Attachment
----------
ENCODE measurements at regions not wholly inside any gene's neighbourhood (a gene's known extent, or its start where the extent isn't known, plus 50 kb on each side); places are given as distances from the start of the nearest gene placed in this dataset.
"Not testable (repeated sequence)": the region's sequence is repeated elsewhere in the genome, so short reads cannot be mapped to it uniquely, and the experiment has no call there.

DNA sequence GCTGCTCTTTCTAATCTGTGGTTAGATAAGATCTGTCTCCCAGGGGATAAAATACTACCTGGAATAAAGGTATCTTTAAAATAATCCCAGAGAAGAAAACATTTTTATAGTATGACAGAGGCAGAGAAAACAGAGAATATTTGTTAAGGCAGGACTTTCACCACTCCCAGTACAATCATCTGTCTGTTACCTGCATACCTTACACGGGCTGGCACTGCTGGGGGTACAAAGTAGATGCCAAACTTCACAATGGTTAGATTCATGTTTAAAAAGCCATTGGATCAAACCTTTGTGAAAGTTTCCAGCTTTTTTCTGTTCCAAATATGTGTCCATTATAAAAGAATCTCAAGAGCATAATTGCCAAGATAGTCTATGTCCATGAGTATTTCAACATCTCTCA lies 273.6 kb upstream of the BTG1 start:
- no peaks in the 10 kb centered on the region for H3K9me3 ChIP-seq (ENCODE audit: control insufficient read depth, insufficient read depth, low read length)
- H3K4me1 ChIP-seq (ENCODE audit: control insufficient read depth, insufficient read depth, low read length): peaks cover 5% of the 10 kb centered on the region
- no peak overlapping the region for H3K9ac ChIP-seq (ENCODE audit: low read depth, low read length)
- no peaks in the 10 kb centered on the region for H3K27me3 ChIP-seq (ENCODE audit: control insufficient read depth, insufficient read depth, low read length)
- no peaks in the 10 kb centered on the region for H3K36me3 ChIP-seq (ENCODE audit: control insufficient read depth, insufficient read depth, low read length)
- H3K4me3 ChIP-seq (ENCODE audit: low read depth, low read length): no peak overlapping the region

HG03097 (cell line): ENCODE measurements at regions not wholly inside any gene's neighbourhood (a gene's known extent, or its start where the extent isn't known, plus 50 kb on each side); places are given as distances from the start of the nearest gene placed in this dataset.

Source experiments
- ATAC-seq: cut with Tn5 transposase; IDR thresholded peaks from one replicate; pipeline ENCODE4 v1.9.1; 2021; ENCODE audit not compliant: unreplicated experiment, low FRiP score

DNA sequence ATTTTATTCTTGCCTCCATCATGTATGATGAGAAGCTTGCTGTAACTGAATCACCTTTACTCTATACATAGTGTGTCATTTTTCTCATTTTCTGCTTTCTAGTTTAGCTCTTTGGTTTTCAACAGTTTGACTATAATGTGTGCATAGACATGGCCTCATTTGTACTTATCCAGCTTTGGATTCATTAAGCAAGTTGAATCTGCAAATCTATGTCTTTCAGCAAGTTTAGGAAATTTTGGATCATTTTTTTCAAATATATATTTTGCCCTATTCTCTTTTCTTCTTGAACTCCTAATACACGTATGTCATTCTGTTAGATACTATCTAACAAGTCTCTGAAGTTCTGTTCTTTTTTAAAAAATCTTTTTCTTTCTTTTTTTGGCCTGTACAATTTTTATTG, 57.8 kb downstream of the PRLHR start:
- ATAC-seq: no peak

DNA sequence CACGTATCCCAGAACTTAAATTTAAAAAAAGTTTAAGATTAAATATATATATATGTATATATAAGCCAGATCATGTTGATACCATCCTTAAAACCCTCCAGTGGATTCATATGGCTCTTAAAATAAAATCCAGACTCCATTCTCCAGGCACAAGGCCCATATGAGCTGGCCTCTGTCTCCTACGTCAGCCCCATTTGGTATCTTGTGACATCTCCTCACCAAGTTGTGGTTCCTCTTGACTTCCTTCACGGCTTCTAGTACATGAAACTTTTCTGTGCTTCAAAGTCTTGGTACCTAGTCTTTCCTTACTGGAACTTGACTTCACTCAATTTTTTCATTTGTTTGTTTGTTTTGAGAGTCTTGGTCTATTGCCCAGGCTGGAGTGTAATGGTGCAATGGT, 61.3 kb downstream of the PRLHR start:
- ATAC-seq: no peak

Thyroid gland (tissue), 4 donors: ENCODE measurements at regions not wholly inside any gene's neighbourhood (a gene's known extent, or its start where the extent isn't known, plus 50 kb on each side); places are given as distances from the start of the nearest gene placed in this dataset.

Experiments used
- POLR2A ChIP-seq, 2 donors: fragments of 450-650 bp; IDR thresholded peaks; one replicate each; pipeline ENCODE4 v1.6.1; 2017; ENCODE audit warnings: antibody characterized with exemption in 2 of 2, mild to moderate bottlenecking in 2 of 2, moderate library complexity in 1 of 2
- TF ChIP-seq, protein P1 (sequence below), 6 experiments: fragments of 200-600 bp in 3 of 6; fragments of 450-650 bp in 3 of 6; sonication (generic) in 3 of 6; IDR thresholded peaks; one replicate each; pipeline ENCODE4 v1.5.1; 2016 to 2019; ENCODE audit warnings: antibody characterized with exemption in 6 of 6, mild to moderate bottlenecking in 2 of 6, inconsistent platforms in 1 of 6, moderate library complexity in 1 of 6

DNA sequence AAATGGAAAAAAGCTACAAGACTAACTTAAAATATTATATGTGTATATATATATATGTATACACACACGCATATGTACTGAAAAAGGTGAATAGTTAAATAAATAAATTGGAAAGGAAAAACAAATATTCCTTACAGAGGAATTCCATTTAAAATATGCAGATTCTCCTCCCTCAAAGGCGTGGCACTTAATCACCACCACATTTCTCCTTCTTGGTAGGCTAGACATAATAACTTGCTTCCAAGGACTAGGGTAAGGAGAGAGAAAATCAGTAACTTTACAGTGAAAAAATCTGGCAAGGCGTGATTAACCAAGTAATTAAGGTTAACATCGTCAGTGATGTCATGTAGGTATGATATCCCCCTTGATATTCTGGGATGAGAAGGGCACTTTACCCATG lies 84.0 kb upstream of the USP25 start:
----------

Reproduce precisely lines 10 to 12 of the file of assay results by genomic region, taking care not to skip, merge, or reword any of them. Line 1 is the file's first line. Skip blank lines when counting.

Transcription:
HG03097 (cell line): ENCODE measurements at regions not wholly inside any gene's neighbourhood (a gene's known extent, or its start where the extent isn't known, plus 50 kb on each side); places are given as distances from the start of the nearest gene placed in this dataset.

Source experiments
- ATAC-seq: cut with Tn5 transposase; IDR thresholded peaks from one replicate; pipeline ENCODE4 v1.9.1; 2021; ENCODE audit not compliant: unreplicated experiment, low FRiP score